I have installed KeePassXC snap package on Ubuntu 17.10. I have multiple linux systems installed on the same drive, so I have made most of my home folders like ~/Documents created as links to a separate ext4 partition (users have same uid so permissions are correct). I tried to open my passwords' database which I have inside Documents, but keepassxc cannot see any files inside Documents. If I put the file in my home folder then it sees it.

Are snap packages able to find files outside from my home folder? Any way to make KeePassXC (and the rest snap packages) access the files at my separate ext4 partition (maybe some configuration somewhere)?

  • I think hard links are forbidden from crossing partitions! – George Udosen Oct 12 '17 at 20:18
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    George, I suspect they're symlinks. – kyrofa Oct 12 '17 at 20:48

Snaps are typically confined. By default snaps can access nothing but their own writable areas, but they can gain permissions by way of interfaces. There are two interfaces that provide the ability to access files beyond the default: the home interface, and the removable-media interface. I assume KeePassXC uses the home interface, which is how you can access ~/Documents. Perhaps it even uses the removable-media interface, but that only covers stuff mounted into /media or /mnt. If your other partitions are mounted elsewhere, the snap will not have permission to follow the symlinks.

The ways to make this work, ordered by difficulty:

  1. Mount the partitions into your home directory rather than symlinking them.
  2. Mount the partitions into /media and ensure KeePassXC uses the removable-media interface. This may be an upstream change, but a small one.
  3. Change KeePassXC into a classic snap, thereby making it no longer strictly confined. This is a larger change and upstream may not be interested in it.

Update: The KeyPassXC snapcraft.yaml is here. Looks like it already has the removable-media interface. All you need to do to follow (2) is to connect it (it's not automatically connected):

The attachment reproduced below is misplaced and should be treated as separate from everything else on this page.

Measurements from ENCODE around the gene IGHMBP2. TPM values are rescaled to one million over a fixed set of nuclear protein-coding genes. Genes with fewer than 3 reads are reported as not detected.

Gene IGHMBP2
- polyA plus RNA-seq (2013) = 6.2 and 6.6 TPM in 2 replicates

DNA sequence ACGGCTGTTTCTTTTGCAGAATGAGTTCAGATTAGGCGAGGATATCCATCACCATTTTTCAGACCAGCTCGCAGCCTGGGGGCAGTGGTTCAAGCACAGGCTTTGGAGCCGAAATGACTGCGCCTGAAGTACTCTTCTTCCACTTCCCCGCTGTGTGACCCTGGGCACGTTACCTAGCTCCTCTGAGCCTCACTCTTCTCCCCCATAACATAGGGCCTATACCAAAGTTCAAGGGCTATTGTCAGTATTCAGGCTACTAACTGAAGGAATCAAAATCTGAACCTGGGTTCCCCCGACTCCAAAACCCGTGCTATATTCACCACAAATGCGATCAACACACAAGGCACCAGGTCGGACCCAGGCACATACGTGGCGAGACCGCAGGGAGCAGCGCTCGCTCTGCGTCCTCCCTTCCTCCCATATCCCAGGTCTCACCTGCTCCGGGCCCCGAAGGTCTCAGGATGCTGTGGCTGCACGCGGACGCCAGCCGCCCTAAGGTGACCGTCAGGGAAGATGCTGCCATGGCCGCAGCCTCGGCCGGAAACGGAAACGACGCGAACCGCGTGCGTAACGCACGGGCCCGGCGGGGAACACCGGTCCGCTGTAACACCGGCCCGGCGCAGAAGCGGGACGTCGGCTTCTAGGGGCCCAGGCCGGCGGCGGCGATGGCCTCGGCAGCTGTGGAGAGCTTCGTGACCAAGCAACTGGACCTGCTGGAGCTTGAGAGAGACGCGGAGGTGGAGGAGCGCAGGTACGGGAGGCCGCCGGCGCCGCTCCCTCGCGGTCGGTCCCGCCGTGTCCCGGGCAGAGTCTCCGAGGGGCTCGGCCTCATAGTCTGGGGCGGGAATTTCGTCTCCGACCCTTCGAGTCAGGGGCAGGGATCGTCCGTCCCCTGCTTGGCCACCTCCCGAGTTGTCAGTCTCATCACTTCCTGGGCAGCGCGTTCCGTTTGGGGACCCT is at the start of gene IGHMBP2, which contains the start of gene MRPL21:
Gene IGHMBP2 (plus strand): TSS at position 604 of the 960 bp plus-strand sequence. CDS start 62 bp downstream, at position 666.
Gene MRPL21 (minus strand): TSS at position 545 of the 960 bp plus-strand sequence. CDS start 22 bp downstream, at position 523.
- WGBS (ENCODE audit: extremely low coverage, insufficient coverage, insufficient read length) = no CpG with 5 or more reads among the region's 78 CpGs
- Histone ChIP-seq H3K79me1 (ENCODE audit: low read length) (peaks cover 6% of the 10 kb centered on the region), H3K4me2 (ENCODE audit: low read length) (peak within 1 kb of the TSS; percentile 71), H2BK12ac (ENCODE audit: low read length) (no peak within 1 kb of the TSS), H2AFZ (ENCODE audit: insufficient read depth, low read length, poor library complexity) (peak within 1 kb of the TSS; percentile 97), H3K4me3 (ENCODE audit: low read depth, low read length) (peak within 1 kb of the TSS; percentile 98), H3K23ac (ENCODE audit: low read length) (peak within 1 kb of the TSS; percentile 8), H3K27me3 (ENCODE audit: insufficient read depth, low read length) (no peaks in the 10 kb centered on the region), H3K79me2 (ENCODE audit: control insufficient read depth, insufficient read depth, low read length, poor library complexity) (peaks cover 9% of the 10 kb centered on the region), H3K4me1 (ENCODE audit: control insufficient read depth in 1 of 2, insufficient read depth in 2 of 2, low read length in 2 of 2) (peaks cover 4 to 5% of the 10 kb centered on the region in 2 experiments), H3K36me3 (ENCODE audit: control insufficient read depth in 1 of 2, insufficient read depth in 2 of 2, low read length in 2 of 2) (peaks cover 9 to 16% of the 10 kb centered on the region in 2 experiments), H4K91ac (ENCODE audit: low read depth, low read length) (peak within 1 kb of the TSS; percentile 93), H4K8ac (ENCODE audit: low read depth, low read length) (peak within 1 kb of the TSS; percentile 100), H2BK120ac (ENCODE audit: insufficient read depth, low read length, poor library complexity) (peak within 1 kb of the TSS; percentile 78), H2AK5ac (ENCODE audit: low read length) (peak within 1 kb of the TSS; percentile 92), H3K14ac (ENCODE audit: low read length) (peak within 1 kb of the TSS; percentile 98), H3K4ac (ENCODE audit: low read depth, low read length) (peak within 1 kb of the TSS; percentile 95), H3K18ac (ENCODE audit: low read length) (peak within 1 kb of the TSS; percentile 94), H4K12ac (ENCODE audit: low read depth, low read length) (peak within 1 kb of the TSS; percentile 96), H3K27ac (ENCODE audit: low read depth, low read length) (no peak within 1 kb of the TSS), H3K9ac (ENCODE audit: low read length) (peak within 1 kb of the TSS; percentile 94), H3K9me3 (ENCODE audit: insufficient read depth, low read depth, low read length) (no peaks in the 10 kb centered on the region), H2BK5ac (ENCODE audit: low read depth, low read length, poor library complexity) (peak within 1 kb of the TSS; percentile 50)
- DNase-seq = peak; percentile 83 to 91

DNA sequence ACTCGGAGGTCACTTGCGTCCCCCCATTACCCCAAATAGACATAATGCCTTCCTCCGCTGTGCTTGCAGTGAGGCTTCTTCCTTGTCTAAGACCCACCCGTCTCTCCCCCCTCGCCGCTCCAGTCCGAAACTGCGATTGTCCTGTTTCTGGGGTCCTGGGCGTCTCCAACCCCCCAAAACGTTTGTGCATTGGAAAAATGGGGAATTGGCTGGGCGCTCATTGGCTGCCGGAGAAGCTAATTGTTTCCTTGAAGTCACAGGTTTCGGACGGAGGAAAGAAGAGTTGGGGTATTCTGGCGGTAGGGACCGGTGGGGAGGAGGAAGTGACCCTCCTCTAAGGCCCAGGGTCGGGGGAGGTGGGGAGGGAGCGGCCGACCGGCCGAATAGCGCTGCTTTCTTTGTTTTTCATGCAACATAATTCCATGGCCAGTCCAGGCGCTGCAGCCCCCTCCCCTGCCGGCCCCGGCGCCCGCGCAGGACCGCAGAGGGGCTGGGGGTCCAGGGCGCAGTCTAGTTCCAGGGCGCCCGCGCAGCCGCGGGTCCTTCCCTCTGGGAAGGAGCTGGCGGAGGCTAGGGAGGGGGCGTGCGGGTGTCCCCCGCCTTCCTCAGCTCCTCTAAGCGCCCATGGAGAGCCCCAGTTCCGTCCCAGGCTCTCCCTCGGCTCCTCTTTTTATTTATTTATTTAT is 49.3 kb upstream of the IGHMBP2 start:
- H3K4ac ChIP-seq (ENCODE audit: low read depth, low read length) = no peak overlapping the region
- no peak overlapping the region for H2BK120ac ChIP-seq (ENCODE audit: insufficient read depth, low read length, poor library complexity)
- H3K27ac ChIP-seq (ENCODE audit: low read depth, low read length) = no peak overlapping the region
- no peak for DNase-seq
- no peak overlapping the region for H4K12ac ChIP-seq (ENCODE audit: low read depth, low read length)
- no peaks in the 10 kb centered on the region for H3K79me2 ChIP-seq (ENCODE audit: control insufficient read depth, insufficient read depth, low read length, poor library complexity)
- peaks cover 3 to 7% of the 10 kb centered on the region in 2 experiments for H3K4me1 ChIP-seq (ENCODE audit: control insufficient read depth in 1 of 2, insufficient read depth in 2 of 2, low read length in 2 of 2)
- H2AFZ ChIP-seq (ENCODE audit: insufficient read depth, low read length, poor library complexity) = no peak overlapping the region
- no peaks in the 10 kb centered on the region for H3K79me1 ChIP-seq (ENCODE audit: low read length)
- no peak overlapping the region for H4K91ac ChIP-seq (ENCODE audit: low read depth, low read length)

$ sudo snap connect keepassxc:removable-media
  • Thx a lot!! Really good explanation and the command sudo snap connect keepassxc:removable-media did the trick!! – Thanos Apostolou Oct 12 '17 at 23:09
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    error: snap "keepassxc" has no plug named "removable-media" – Erdnase May 26 '18 at 6:08
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    @Erdnase is keepassxc installed? – Tahlor Mar 21 '19 at 22:48
  • Amazing ! But none of my partitions are mounted under media, media is meant for removable storage... How could such an awkward system be devised – yota Apr 19 '20 at 21:15
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    well this is certainly inconvenient to say the least.. I have literally thousands of cached thumbnails and other references that are going to break if I change the mount point. And the removable-media plug apparently isn't implemented, and I have no ability to "push it upstream" – Michael Jun 3 '20 at 22:43

I ran into a similar issue with the makemkv snap application on Ubuntu 20.04

I was able to solve the issue with a bind mount:

sudo mount --bind /data/wip /home/user/Videos/wip

This allowed me to mount my data drive into the /home/ tree so the snap application can access it like Kyle mentioned above.


Just to add to Kyle's answer, some packages from the Ubuntu Software Store need this command too.

In my case kdenlive could not read my other hard-drive. The following command worked:

sudo snap connect kdenlive:removable-media
  • error: snap "freemind" has no plug named "removable-media" – Michael Jun 3 '20 at 22:30
  • It might not work for every snap package I suppose – Ben Winding Jun 4 '20 at 1:08

Here is a quick fix to make a snap application behave as a classic install, i.e. no confinement whatsoever.

Simply created a symlink to the binary into /usr/local/bin, like so:

/usr/local/bin/pdftk -> /snap/pdftk/current/usr/bin/pdftk

(Surprisingly, this specific application is being setup with "confinement: strict", which is very annoying because, at it is, it will not work on files from other file systems.)

  • This is a bad idea-- running a binary out of a snap without using an app that it defines will often fail because it doesn't get all the environment variables it expects. Even if it runs, it'll be unconfined and will end up writing data where it's not supposed to. – kyrofa Nov 19 '19 at 19:19

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